Student protesters camping in Harvard Yard in an effort to urge the school to divest from Israel began receiving suspension letters from the university Friday as a coalition of faculty expressed disappointment, calling the school’s response “an unprecedented escalation.”

As of Friday afternoon, it was unclear how many students were suspended. Elizabeth Ross, a fifth year doctoral student, was among those who received a letter earlier in the day. She expressed criticism of the school’s interim president Alan Garber.

“This morning, I was placed on involuntary leave, but anything that interim president Garber has done is a reflection of his failure, not mine and not ours,” Ross said, referring to the student coalition Harvard Out of Occupy Palestine.

Ross said the involuntary leave means she is banned from attending classes, taking exams, and being on the yard where a student encampment has stood for the past several weeks. Undergraduates, she added, must also move out of campus housing.

Earlier this week, Garber, who became interim president this year following the sudden resignation of President Claudine Gay, threatened consequences for those who failed to clear the encampment.

Hours after that warning, several hundred students and allied supporters marched from the campus to Garber's private residence and rallied there, urging the president to negotiate with students amid their encampment.

Harvard University did not immediately respond to GBH News’ requests for comments on the situation Friday.

The suspensions come as other institutions have begun taking similar actions and asking police to dismantle encampments and arrest student protesters.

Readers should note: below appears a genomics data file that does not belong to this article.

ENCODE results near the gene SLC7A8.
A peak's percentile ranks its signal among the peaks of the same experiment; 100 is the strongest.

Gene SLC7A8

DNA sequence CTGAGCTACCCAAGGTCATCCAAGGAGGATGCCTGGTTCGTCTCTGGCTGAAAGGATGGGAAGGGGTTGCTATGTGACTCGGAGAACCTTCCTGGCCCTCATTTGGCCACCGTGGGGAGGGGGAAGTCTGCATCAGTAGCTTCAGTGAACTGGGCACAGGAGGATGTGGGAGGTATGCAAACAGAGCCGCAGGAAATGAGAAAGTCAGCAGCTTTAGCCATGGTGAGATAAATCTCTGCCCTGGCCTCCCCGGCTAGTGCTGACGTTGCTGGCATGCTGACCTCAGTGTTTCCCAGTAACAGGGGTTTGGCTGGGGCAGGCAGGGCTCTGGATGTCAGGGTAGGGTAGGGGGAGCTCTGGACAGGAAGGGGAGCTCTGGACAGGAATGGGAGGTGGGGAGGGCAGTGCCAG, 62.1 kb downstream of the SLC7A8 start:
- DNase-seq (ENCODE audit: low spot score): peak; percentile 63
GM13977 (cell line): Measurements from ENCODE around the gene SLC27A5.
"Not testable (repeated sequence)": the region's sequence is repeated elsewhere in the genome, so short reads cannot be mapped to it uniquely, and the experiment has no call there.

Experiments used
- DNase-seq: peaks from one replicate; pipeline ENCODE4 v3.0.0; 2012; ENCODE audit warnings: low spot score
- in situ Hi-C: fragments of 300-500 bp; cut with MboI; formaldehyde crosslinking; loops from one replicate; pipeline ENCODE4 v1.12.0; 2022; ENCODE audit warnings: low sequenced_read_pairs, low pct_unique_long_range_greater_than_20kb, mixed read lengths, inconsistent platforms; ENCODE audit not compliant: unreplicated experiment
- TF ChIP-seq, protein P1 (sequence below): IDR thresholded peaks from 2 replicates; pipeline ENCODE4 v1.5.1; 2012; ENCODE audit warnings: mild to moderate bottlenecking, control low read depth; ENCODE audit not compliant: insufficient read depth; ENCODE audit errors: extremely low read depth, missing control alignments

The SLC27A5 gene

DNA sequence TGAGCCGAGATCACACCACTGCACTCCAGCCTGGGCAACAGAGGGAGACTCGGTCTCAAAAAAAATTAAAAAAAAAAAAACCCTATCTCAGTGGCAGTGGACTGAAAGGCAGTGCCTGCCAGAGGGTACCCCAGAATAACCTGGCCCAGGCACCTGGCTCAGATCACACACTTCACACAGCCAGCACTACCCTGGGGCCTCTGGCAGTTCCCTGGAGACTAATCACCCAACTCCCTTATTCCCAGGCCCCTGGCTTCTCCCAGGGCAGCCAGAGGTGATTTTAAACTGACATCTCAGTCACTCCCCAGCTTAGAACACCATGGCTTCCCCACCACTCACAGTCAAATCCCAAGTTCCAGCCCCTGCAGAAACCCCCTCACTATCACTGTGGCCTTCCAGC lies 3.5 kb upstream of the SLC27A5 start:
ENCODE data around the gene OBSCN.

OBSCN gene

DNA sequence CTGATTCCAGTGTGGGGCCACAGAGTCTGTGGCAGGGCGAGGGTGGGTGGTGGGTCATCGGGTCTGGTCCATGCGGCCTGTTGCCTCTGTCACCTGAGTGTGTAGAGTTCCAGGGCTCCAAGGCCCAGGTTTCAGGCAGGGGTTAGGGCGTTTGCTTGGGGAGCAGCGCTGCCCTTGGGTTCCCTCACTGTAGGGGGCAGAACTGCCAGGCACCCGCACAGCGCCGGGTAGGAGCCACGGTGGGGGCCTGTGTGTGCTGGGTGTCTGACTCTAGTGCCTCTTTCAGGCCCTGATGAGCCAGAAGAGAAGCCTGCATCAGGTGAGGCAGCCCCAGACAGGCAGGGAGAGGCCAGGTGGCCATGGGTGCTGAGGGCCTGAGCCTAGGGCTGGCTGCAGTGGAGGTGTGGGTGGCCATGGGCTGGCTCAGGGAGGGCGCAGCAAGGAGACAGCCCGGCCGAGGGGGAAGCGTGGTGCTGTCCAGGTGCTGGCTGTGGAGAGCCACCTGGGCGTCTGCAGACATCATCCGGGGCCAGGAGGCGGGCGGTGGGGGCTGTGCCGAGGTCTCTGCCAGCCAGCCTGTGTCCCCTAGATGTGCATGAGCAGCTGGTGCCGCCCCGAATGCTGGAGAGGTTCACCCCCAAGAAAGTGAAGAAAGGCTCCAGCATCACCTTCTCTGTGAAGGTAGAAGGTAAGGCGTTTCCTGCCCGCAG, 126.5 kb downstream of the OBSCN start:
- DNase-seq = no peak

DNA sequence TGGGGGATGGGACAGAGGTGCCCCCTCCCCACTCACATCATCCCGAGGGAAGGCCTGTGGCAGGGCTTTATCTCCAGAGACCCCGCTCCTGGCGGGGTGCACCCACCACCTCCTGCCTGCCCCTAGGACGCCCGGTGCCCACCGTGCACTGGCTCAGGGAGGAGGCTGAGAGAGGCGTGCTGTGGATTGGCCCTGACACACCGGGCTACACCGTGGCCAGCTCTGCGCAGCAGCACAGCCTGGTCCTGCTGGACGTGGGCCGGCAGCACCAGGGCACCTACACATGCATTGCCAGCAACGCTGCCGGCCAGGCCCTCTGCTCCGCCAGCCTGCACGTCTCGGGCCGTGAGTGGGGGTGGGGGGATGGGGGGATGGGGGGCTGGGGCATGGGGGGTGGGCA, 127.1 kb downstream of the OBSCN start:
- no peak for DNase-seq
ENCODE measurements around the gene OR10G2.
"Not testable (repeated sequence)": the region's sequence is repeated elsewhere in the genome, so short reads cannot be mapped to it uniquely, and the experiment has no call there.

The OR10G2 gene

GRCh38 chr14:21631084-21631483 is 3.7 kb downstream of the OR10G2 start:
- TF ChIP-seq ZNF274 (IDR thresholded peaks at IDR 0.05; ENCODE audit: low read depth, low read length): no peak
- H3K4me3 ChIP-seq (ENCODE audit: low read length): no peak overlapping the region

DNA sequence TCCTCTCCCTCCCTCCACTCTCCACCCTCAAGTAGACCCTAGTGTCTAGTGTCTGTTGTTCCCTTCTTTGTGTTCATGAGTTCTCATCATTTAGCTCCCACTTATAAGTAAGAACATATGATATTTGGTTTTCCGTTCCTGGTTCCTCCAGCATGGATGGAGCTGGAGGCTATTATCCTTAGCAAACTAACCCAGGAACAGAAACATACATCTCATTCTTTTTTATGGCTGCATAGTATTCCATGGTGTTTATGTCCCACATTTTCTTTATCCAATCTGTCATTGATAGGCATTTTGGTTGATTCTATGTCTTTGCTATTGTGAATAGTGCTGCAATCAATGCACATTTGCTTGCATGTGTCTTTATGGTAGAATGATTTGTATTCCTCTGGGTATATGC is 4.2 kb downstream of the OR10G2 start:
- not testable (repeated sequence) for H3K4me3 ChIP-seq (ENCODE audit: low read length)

Administrators at MIT and the University of Massachusetts at Amherst directed police to clear student encampments this week. The situation has sent shockwaves through other colleges across the country, prompting groups of students, faculty, administrators and alumni to pick sides regarding how the institutions should handle protests.

A coalition of Harvard faculty who support the students’ efforts held a press conference and drew attention to the now-looming possibility of police moving in to clear the encampment.

“The students are here because our institutions are failing us,” said Harvard Medical School professor Lara Jirmanus. “The social contract that Harvard breaks by potentially, as we fear, unleashing police force against its own students would be a display not seen since the 1960s.”

Jirmanus, a Harvard alumna, recalled a similar effort more than 20 years ago when students seized the office of then-President Neil R. Rudenstine to force a conversation about ensuring a living wage for Harvard employees.

That effort ended after a 21-day sit-in, with Rudenstine agreeing to form a university-wide committee to examine the school’s compensation practices.

Jirmanus characterized the demands from the current crop of student protesters as both “well-studied” and “reasonable.”

“It is time for us to take them seriously and to treat them as well with the dignity and the respect they deserve,” she said.

Harvard’s action against students comes as college campuses across the country have seen pro-Palestine student encampments pitched as an expression of resistance to the Israel-Hamas conflict. Many within those encampments have called for their institutions to divest from Israel.

“We plan on staying until our demands are seriously considered,” Ross said after Friday’s press conference. Students’ demands for Harvard, according to Ross, include establishing a system for public records requests regarding its endowment, phasing out its direct holdings in weapon manufacturing companies and establishing a Center on Palestine studies.

Asked whether she was fearful of police response coming after suspensions, Ross responded “We’re really just focused on the genocide.”

As of Friday, Harvard’s website dedicated to commencement activities still listed journalist and Nobel Peace Prize laureate Maria Ressa, who has called for a ceasefire, as the principal speaker at the university’s 373rd commencement exercises on May 23, 2024. An additional scheduling note indicated that the school’s undergrad procession will take place on Harvard Yard May 21.